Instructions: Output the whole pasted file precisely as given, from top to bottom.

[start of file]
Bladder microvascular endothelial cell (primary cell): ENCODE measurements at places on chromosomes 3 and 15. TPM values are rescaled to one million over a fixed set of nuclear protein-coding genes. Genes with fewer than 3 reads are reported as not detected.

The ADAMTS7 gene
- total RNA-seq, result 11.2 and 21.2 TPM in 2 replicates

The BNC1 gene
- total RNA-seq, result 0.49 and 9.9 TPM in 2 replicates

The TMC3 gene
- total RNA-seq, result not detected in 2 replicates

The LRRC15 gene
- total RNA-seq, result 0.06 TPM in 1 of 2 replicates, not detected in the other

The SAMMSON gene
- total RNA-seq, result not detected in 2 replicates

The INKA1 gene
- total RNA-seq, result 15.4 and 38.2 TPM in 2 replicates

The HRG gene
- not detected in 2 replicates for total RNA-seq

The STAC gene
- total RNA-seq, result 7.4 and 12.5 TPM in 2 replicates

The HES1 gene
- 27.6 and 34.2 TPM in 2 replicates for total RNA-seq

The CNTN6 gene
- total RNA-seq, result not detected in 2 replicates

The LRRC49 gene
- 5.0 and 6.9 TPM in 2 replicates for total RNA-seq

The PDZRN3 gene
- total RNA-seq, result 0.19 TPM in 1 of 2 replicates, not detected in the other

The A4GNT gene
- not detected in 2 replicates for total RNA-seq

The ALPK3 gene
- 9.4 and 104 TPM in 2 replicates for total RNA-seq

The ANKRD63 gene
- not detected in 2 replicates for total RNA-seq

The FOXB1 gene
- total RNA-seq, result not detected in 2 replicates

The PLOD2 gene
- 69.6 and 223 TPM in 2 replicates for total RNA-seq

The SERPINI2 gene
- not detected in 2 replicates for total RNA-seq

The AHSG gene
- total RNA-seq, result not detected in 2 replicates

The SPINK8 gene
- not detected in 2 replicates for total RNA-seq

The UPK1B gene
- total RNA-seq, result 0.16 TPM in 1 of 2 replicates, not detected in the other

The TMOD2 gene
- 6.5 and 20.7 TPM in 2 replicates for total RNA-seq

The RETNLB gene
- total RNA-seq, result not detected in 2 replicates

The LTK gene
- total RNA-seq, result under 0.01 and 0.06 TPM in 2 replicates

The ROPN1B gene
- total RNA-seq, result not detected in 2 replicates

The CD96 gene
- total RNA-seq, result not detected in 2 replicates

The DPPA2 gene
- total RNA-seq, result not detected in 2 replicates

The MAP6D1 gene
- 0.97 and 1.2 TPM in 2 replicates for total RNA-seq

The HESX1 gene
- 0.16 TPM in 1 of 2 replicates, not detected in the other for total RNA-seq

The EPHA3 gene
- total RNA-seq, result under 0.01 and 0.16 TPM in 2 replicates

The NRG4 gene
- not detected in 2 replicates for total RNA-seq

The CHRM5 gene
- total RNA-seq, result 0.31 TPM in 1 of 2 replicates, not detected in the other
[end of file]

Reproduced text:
Bladder microvascular endothelial cell (primary cell): ENCODE measurements at places on chromosomes 3 and 15. TPM values are rescaled to one million over a fixed set of nuclear protein-coding genes. Genes with fewer than 3 reads are reported as not detected.

The ADAMTS7 gene
- total RNA-seq, result 11.2 and 21.2 TPM in 2 replicates

The BNC1 gene
- total RNA-seq, result 0.49 and 9.9 TPM in 2 replicates

The TMC3 gene
- total RNA-seq, result not detected in 2 replicates

The LRRC15 gene
- total RNA-seq, result 0.06 TPM in 1 of 2 replicates, not detected in the other

The SAMMSON gene
- total RNA-seq, result not detected in 2 replicates

The INKA1 gene
- total RNA-seq, result 15.4 and 38.2 TPM in 2 replicates

The HRG gene
- not detected in 2 replicates for total RNA-seq

The STAC gene
- total RNA-seq, result 7.4 and 12.5 TPM in 2 replicates

The HES1 gene
- 27.6 and 34.2 TPM in 2 replicates for total RNA-seq

The CNTN6 gene
- total RNA-seq, result not detected in 2 replicates

The LRRC49 gene
- 5.0 and 6.9 TPM in 2 replicates for total RNA-seq

The PDZRN3 gene
- total RNA-seq, result 0.19 TPM in 1 of 2 replicates, not detected in the other

The A4GNT gene
- not detected in 2 replicates for total RNA-seq

The ALPK3 gene
- 9.4 and 104 TPM in 2 replicates for total RNA-seq

The ANKRD63 gene
- not detected in 2 replicates for total RNA-seq

The FOXB1 gene
- total RNA-seq, result not detected in 2 replicates

The PLOD2 gene
- 69.6 and 223 TPM in 2 replicates for total RNA-seq

The SERPINI2 gene
- not detected in 2 replicates for total RNA-seq

The AHSG gene
- total RNA-seq, result not detected in 2 replicates

The SPINK8 gene
- not detected in 2 replicates for total RNA-seq

The UPK1B gene
- total RNA-seq, result 0.16 TPM in 1 of 2 replicates, not detected in the other

The TMOD2 gene
- 6.5 and 20.7 TPM in 2 replicates for total RNA-seq

The RETNLB gene
- total RNA-seq, result not detected in 2 replicates

The LTK gene
- total RNA-seq, result under 0.01 and 0.06 TPM in 2 replicates

The ROPN1B gene
- total RNA-seq, result not detected in 2 replicates

The CD96 gene
- total RNA-seq, result not detected in 2 replicates

The DPPA2 gene
- total RNA-seq, result not detected in 2 replicates

The MAP6D1 gene
- 0.97 and 1.2 TPM in 2 replicates for total RNA-seq

The HESX1 gene
- 0.16 TPM in 1 of 2 replicates, not detected in the other for total RNA-seq

The EPHA3 gene
- total RNA-seq, result under 0.01 and 0.16 TPM in 2 replicates

The NRG4 gene
- not detected in 2 replicates for total RNA-seq

The CHRM5 gene
- total RNA-seq, result 0.31 TPM in 1 of 2 replicates, not detected in the other